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Sicknote Wimbledon and the data that shows tennis has reached tipping point



Sicknote Wimbledon and the data that shows tennis has reached tipping point

Admittedly, such scenes are not unprecedented. In 2013, so-called “Wacky Wednesday” saw a record tally of seven retirements and withdrawals on its own, plus defeats for seven former world No 1s including defending champion Roger Federer.

There have also been periods – notably in 2017 and 2018 – when all the top men seemed to be injured at once, prompting Rafael Nadal to comment during the 2018 Australian Open that, “They [the ATP] have to think a little bit about the health of the players.”

But there is increasingly a sense that an already arduous sport is reaching a tipping point.

The build-up to this year’s Wimbledon was dominated by health chat, whether it revolved around Djokovic’s miraculous recovery from knee-meniscus surgery or Murray’s spinal cyst.

When Telegraph Sport offered our pre-tournament favourites, we had to caveat three of the leading women on the basis that Vondrousova’s hip was an unknown, Elena Rybakina has withdrawn from several events this season because of sickness, and Aryna Sabalenka arrived carrying a “rare” problem in a shoulder muscle that didn’t allow her to serve.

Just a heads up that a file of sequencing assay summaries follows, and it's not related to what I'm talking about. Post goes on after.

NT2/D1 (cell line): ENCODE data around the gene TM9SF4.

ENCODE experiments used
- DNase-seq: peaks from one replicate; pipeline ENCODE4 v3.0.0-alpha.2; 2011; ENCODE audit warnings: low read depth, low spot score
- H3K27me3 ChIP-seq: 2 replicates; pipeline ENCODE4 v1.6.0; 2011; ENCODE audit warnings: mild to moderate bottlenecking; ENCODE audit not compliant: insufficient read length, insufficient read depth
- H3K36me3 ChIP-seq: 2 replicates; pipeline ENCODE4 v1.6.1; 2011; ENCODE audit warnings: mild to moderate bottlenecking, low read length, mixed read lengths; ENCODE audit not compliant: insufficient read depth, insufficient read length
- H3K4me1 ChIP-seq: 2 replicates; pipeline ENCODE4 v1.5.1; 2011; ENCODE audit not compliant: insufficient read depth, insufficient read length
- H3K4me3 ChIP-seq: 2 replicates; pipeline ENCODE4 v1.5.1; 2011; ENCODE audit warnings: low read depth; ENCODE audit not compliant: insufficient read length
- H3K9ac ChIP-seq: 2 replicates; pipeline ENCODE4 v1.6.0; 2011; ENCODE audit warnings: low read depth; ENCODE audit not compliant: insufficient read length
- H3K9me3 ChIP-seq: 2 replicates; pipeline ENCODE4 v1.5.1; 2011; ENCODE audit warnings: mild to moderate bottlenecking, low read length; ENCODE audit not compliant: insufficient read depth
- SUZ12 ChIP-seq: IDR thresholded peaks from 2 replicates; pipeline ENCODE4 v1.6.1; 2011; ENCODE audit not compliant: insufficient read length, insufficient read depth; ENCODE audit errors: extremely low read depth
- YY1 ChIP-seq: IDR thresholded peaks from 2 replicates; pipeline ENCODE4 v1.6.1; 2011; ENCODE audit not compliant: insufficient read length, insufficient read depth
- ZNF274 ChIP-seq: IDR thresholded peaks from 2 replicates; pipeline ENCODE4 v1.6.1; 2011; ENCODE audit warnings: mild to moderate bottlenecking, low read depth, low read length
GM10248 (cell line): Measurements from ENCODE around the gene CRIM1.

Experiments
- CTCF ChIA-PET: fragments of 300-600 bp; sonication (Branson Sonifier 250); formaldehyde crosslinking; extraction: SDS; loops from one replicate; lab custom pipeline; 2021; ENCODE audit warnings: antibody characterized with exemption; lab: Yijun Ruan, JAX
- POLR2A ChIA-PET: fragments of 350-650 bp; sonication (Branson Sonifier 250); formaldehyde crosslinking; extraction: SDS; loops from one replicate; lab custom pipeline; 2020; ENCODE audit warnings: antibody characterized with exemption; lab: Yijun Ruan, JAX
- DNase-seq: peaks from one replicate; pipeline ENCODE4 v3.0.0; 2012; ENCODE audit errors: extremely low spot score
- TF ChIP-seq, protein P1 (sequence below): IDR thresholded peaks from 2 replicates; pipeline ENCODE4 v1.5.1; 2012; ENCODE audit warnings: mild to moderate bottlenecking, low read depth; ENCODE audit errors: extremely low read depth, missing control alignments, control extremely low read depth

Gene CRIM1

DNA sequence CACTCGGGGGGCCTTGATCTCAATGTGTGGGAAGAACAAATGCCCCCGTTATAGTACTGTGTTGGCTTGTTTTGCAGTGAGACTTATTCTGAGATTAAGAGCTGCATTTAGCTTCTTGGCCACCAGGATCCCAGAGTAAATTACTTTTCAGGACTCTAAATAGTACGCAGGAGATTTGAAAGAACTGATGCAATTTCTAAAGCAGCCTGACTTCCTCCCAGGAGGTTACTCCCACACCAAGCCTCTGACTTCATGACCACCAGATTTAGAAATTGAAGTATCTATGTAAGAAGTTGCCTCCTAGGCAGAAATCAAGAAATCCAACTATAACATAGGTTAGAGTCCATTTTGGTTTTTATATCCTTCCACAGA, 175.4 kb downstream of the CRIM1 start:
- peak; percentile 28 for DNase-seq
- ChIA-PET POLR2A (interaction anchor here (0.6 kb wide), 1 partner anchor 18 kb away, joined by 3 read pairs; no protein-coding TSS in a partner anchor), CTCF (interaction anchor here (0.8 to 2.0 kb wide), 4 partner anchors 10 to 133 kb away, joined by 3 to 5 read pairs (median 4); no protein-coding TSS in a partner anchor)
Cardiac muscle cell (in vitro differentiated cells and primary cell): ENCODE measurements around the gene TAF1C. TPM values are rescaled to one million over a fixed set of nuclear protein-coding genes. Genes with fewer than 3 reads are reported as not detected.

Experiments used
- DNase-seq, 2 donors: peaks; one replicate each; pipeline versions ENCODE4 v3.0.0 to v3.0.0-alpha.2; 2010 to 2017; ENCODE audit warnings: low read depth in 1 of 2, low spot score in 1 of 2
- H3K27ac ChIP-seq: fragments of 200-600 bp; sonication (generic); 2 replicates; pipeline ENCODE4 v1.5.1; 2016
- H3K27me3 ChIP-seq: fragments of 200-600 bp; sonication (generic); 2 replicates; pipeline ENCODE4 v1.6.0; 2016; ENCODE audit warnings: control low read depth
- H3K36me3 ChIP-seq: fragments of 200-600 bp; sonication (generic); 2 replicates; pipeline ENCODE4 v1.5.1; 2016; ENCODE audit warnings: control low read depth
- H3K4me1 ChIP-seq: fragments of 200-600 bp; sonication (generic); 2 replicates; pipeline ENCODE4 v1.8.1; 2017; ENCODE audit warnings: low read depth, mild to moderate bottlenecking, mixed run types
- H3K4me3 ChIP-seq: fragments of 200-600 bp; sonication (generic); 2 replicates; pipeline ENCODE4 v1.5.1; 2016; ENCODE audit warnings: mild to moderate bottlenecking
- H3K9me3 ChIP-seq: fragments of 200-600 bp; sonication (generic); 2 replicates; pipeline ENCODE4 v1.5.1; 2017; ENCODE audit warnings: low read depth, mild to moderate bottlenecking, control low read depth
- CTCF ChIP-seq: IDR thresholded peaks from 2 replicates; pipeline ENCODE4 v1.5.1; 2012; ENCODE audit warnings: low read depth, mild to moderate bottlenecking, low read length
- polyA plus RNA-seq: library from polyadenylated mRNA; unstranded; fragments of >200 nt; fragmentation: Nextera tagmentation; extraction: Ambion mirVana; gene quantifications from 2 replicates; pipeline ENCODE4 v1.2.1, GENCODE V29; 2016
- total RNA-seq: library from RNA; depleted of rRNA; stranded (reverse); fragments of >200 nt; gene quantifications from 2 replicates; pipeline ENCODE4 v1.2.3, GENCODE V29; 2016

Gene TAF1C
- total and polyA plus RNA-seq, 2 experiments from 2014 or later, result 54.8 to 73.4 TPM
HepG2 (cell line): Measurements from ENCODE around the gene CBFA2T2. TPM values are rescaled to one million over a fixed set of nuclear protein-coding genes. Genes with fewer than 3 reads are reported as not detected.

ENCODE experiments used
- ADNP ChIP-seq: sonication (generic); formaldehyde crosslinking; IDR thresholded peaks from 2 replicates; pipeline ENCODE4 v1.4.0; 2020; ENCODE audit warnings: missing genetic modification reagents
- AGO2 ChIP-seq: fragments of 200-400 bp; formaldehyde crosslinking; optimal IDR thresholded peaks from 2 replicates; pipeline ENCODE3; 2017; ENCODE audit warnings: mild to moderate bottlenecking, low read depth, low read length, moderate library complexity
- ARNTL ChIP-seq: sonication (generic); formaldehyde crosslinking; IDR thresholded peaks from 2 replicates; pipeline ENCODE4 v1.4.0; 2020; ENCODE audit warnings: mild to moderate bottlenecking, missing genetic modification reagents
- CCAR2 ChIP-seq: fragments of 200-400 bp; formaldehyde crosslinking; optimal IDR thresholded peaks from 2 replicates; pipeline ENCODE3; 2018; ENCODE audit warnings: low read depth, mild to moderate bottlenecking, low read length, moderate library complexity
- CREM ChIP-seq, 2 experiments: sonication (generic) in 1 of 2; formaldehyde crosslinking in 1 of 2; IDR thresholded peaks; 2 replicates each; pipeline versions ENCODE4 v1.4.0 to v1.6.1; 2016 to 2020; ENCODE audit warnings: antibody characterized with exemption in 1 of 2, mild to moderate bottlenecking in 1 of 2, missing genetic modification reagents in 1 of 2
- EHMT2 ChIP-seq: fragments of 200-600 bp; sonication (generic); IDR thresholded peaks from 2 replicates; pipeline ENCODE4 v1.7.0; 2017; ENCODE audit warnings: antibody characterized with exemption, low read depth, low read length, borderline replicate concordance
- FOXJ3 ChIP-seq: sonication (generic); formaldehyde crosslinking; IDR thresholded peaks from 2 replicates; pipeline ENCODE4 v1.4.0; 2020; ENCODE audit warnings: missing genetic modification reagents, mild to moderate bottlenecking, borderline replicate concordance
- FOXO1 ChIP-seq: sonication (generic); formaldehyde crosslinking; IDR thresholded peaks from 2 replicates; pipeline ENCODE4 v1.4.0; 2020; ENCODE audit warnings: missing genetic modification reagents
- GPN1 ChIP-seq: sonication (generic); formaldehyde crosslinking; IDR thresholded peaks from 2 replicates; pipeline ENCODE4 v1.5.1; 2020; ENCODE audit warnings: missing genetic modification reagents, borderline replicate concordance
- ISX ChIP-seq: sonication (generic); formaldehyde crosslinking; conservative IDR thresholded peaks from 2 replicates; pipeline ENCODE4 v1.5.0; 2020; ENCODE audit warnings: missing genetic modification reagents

As things turned out, Rybakina shrugged off her health problems and stormed through to the semi-finals on Wednesday. But Sabalenka never even took to the match court. From day one, Wimbledon 2024 has felt like a demolition derby in which the prize could well go to the last player standing.

This tournament underscores one great misconception about Wimbledon. It looks so easy on TV, two athletic young things swishing a racket around on a lovely striped lawn. Yet anyone who has seen top-level tennis up close knows how physically intense it is.

What with improved racket technology and the ultra-professionalism of the leading names – who now tend to hire fitness trainers and physios as well as coaches – there are no easy matches any more. As a consequence, Wimbledon 2024 has delivered a record 36 five-setters to date, beating the 35 (also a new record) played at January’s Australian Open.

Throw in the recent expansion of Masters 1000 events to 14 days rather than seven or 10, and we are talking about a seriously exhausted workforce. Yes, the sport has been discussing a possible rejig of the calendar – the so-called Premium Tour – to reduce players’ commitments and create a longer off-season. But such is tennis’s administrative inertia that it is hard to see anything happening in the short term.

Improved medical techniques helped the so-called “Big Four” – and Serena Williams – to play into their late thirties or beyond. But will the next generation of champions – the likes of Sinner and Carlos Alcaraz – be able to drag as much mileage out of their weary bodies?

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